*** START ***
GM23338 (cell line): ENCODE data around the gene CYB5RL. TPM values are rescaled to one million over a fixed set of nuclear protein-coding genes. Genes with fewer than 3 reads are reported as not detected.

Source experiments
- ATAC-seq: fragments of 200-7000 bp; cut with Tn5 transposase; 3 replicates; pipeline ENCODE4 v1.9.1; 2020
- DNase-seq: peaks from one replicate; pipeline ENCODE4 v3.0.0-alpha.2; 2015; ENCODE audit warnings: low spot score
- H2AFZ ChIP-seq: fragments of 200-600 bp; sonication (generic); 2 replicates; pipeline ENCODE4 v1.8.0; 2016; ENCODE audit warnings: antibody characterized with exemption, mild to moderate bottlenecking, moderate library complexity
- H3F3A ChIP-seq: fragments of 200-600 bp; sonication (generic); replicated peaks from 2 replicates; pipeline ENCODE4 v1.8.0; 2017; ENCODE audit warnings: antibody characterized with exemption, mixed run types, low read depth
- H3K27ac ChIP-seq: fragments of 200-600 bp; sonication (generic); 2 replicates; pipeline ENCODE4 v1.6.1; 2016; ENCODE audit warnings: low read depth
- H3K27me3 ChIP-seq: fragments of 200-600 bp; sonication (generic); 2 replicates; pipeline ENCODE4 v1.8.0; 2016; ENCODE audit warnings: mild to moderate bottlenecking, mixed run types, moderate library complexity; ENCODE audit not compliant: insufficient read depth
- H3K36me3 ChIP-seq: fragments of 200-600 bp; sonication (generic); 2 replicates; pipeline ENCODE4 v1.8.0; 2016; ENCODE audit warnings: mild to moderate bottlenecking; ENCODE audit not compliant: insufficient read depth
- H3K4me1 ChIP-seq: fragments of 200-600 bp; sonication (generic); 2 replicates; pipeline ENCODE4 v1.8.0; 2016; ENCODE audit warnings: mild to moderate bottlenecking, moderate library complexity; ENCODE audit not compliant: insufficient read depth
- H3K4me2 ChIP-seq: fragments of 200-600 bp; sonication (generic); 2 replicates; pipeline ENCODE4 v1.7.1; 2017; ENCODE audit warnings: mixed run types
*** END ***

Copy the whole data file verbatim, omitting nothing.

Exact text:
GM23338 (cell line): ENCODE data around the gene CYB5RL. TPM values are rescaled to one million over a fixed set of nuclear protein-coding genes. Genes with fewer than 3 reads are reported as not detected.

Source experiments
- ATAC-seq: fragments of 200-7000 bp; cut with Tn5 transposase; 3 replicates; pipeline ENCODE4 v1.9.1; 2020
- DNase-seq: peaks from one replicate; pipeline ENCODE4 v3.0.0-alpha.2; 2015; ENCODE audit warnings: low spot score
- H2AFZ ChIP-seq: fragments of 200-600 bp; sonication (generic); 2 replicates; pipeline ENCODE4 v1.8.0; 2016; ENCODE audit warnings: antibody characterized with exemption, mild to moderate bottlenecking, moderate library complexity
- H3F3A ChIP-seq: fragments of 200-600 bp; sonication (generic); replicated peaks from 2 replicates; pipeline ENCODE4 v1.8.0; 2017; ENCODE audit warnings: antibody characterized with exemption, mixed run types, low read depth
- H3K27ac ChIP-seq: fragments of 200-600 bp; sonication (generic); 2 replicates; pipeline ENCODE4 v1.6.1; 2016; ENCODE audit warnings: low read depth
- H3K27me3 ChIP-seq: fragments of 200-600 bp; sonication (generic); 2 replicates; pipeline ENCODE4 v1.8.0; 2016; ENCODE audit warnings: mild to moderate bottlenecking, mixed run types, moderate library complexity; ENCODE audit not compliant: insufficient read depth
- H3K36me3 ChIP-seq: fragments of 200-600 bp; sonication (generic); 2 replicates; pipeline ENCODE4 v1.8.0; 2016; ENCODE audit warnings: mild to moderate bottlenecking; ENCODE audit not compliant: insufficient read depth
- H3K4me1 ChIP-seq: fragments of 200-600 bp; sonication (generic); 2 replicates; pipeline ENCODE4 v1.8.0; 2016; ENCODE audit warnings: mild to moderate bottlenecking, moderate library complexity; ENCODE audit not compliant: insufficient read depth
- H3K4me2 ChIP-seq: fragments of 200-600 bp; sonication (generic); 2 replicates; pipeline ENCODE4 v1.7.1; 2017; ENCODE audit warnings: mixed run types